- Alcoholics have a much higher rate of death by suicide than do members of the general population.
- Those alcoholics with a history of suicide attempts appear to have a significantly more severe course of alcohol dependence than other alcoholics.
- The fathers, mothers and siblings of alcoholics who had attempted suicide also showed a significantly higher prevalence of suicide attempts.
Contemplating suicide is very common, according to a 1997 article in the New England Journal of Medicine. In fact, up to one third of the general population has thought about suicide at some point in their lives.
The strongest predictor of suicide is psychiatric illness; more than 90 percent of people who commit suicide have diagnosable psychiatric illnesses at the time of death, usually depression, alcohol abuse, or both. The lifetime risk for suicide completion among alcohol-dependent individuals has been reported to be almost 10 percent, which is five to 10 times greater than that found among the general population. A study in the April issue of Alcoholism: Clinical & Experimental Research seeks to identify risk factors for suicide attempts among a large family-based sample of alcoholics from the Collaborative Study on the Genetics of Alcoholism (COGA).
"We found that alcohol-dependent individuals with a history of suicide attempts had a significantly more severe course of alcohol dependence," said Marc A. Schuckit, principal COGA investigator at the University of California San Diego site, also of the Veterans Affairs Medical Center, and corresponding author for the study. "They also had a higher prevalence of both independent and substance-induced psychiatric disorders, as well as other substance dependence." Schuckit speculated that increased alcohol intake by this subgroup of alcoholics may have led to more severe problems, which may have then resulted in brain dysfunction, neuropsychological changes and subsequent judgment impairment, an increased likelihood of mood swings, and alcohol-related violent behavior. All of these factors could have contributed to life problems, as well as suicide attempts.
For this COGA investigation, 3,190 alcoholic men and women were given semi-structured, detailed interviews. Information about suicidal behavior, socioeconomic characteristics, psychiatric comorbidity, substance-use disorders and characteristics of alcohol dependence were obtained from the alcohol-dependent probands (original subjects of the study), their relatives, and controls (families without a history of alcohol dependence).
Of the total number of alcoholics, 522, or more than 16 percent, had a history of ever having attempted suicide, whereas 2,668, or close to 84 percent, did not. First-degree relatives (fathers, mothers and siblings) of individuals who had attempted suicide also showed a significantly higher prevalence of suicide attempts than other alcoholics, but - according to previous research - no enhanced rate of alcohol dependence, psychiatric comorbidity, or other substance-use disorder. This suggests that suicidal behavior may be transmitted in families independent of alcohol dependence, psychiatric disorders, or other substance-use disorders.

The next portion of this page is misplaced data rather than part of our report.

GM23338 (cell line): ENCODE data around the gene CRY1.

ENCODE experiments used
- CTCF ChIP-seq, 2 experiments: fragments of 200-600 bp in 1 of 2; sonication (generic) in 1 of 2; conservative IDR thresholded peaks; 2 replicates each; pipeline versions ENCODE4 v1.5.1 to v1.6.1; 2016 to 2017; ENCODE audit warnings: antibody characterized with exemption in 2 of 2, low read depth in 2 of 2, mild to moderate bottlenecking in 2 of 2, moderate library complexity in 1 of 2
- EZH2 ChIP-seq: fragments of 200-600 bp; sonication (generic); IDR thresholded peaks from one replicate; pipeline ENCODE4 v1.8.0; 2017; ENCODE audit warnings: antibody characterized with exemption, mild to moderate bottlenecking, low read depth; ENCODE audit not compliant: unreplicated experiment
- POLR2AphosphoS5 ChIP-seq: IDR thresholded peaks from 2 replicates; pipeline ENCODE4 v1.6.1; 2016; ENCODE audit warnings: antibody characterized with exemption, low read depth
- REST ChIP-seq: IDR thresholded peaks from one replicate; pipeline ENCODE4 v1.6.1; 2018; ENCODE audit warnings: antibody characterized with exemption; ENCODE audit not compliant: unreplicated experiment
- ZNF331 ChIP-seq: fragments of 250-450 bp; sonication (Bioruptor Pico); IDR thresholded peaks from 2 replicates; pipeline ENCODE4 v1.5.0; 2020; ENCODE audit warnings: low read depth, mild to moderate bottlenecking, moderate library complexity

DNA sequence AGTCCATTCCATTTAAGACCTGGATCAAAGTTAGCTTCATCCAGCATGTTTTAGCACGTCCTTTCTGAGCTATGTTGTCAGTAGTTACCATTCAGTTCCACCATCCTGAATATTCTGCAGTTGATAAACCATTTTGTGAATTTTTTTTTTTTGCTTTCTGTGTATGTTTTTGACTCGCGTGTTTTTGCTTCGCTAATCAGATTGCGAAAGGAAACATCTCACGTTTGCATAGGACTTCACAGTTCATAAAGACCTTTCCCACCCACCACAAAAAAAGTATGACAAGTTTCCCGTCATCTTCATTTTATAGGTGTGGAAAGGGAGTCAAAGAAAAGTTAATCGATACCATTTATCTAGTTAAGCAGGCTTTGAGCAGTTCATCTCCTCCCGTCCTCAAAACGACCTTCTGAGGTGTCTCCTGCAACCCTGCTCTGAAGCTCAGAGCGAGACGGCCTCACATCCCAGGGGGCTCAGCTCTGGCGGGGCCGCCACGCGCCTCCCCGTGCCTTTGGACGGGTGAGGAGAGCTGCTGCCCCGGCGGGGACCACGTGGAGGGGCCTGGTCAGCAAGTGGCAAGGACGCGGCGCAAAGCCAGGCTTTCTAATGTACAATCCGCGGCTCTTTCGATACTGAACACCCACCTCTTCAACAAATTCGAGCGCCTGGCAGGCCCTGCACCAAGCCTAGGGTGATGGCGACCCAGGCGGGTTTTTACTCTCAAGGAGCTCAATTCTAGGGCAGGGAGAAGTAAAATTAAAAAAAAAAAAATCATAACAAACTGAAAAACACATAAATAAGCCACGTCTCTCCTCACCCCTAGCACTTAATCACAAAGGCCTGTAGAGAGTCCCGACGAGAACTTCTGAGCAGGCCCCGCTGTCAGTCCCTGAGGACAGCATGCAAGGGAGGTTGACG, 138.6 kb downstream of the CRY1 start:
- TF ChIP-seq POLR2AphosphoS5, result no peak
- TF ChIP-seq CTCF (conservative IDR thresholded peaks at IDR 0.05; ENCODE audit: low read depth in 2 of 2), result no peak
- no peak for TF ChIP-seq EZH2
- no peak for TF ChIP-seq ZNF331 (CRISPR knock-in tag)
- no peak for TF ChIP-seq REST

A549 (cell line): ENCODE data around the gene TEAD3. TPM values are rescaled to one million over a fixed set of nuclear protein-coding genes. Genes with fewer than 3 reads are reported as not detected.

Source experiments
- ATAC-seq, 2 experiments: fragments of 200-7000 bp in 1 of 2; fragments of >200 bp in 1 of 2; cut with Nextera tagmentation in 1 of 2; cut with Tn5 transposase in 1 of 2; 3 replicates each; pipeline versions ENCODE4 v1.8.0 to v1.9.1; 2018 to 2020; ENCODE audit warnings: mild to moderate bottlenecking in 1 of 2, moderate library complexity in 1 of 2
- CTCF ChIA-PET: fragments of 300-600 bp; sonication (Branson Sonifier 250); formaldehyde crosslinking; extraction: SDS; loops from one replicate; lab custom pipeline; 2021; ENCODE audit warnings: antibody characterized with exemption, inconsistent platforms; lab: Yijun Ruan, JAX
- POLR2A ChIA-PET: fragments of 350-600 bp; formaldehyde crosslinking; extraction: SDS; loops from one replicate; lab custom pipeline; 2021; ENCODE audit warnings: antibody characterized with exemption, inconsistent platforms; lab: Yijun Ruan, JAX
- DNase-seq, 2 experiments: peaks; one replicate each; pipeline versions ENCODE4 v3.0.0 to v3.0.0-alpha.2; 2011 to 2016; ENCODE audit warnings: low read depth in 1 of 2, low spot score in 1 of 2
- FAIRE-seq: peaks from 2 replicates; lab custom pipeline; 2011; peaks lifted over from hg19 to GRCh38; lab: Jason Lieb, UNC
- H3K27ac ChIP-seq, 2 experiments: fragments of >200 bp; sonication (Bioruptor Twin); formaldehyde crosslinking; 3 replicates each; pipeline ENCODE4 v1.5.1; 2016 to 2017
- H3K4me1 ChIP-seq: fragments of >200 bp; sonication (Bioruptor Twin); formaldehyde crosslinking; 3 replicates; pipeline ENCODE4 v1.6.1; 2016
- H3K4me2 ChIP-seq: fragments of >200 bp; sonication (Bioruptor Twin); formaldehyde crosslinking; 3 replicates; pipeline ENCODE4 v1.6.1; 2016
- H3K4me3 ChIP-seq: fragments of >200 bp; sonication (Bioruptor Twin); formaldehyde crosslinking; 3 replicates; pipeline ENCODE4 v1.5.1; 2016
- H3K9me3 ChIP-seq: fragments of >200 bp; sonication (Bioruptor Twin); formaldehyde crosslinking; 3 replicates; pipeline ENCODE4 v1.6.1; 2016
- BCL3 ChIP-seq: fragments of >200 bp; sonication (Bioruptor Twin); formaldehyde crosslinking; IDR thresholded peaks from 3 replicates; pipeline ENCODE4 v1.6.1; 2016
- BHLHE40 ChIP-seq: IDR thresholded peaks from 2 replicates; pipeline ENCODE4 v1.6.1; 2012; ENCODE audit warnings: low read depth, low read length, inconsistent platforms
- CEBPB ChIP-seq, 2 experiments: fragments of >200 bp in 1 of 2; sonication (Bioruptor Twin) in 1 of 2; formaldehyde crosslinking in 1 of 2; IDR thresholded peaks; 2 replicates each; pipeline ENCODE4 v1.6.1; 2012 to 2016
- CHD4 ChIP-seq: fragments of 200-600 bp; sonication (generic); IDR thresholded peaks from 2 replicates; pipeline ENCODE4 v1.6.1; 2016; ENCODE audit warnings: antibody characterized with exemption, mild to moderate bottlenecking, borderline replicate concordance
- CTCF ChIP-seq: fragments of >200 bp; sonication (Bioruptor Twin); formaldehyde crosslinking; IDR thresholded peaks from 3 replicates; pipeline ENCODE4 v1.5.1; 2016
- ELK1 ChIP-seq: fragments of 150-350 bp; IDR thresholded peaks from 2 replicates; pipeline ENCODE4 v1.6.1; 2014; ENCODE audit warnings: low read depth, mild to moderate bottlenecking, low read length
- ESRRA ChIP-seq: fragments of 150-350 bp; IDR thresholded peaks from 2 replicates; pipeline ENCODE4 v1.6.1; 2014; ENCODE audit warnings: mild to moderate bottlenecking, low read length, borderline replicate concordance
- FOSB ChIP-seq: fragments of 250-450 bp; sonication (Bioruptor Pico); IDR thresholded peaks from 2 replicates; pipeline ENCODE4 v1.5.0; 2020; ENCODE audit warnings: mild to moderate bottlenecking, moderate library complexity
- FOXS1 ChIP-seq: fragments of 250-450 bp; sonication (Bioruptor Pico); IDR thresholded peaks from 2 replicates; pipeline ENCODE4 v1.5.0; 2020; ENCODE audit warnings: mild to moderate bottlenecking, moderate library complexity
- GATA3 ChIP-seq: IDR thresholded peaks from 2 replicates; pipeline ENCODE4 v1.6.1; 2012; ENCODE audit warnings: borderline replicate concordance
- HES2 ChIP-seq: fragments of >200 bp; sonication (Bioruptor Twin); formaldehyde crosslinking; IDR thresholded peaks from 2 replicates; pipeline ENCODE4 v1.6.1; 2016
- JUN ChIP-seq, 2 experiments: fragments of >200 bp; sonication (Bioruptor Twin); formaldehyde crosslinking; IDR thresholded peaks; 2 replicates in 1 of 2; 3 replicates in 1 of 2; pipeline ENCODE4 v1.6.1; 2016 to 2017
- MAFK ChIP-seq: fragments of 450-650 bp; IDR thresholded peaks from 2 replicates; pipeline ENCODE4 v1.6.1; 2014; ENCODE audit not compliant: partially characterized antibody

"Is there a suicide gene? Probably not," said Robert M. Anthenelli, associate professor of psychiatry in the College of Medicine at the University of Cincinnati, and director of substance dependence programs at the Cincinnati Veterans Affairs Medical Center, "but that's beyond the scope of this paper's findings. What this finding does is give some support for the idea that 'suicidality' or suicide attempts seem to run in families. However, family studies rarely do a good job of teasing out nature versus nurture, or genetics versus environment. What this study does nicely is show that a suicidal 'trait' seems to exist independent of substance-abuse disorders as well as other psychiatric disorders."
Anthenelli added that the size of the study makes the associations found between suicidality and alcohol dependence more meaningful and believable than similar findings in previous, smaller studies. "Another strength is the percentage of women included, almost 40 percent," he said, "which a lot of other studies are not always able to achieve." In fact, he said, some of the gender differences in the findings were notable.
"The odds ratio of alcoholic women making a suicidal attempt was 2.86," he said. "This means that an alcoholic woman has almost a three-fold greater likelihood of attempting suicide than a male alcoholic. That's powerful. It also fits well with the knowledge that women in the general population make more suicide attempts than men, even though men have a higher completion rate."
Schuckit plans to continue with the investigation of suicidality among alcoholics in order to better understand and prevent suicide attempts and completions among this subgroup. "The underlying theme of this paper," said Schuckit, "and of the COGA studies in general, is that alcohol-dependent individuals who drink will likely have mood problems. Those that drink a lot will have major problems."
Co-authors of the Alcoholism: Clinical & Experimental Research paper included: U.W. Preuss, T.L. Smith, G.P. Danko, K. Buckman, L. Bierut, K.K. Bucholz, M.N. Hesselbrock, V.M. Hesselbrock, and T. Reich of the University of California San Diego, and the Veterans Affairs Medical Center. The study was funded by the National Institute on Alcohol Abuse and Alcoholism and the Veterans Affairs Research Service.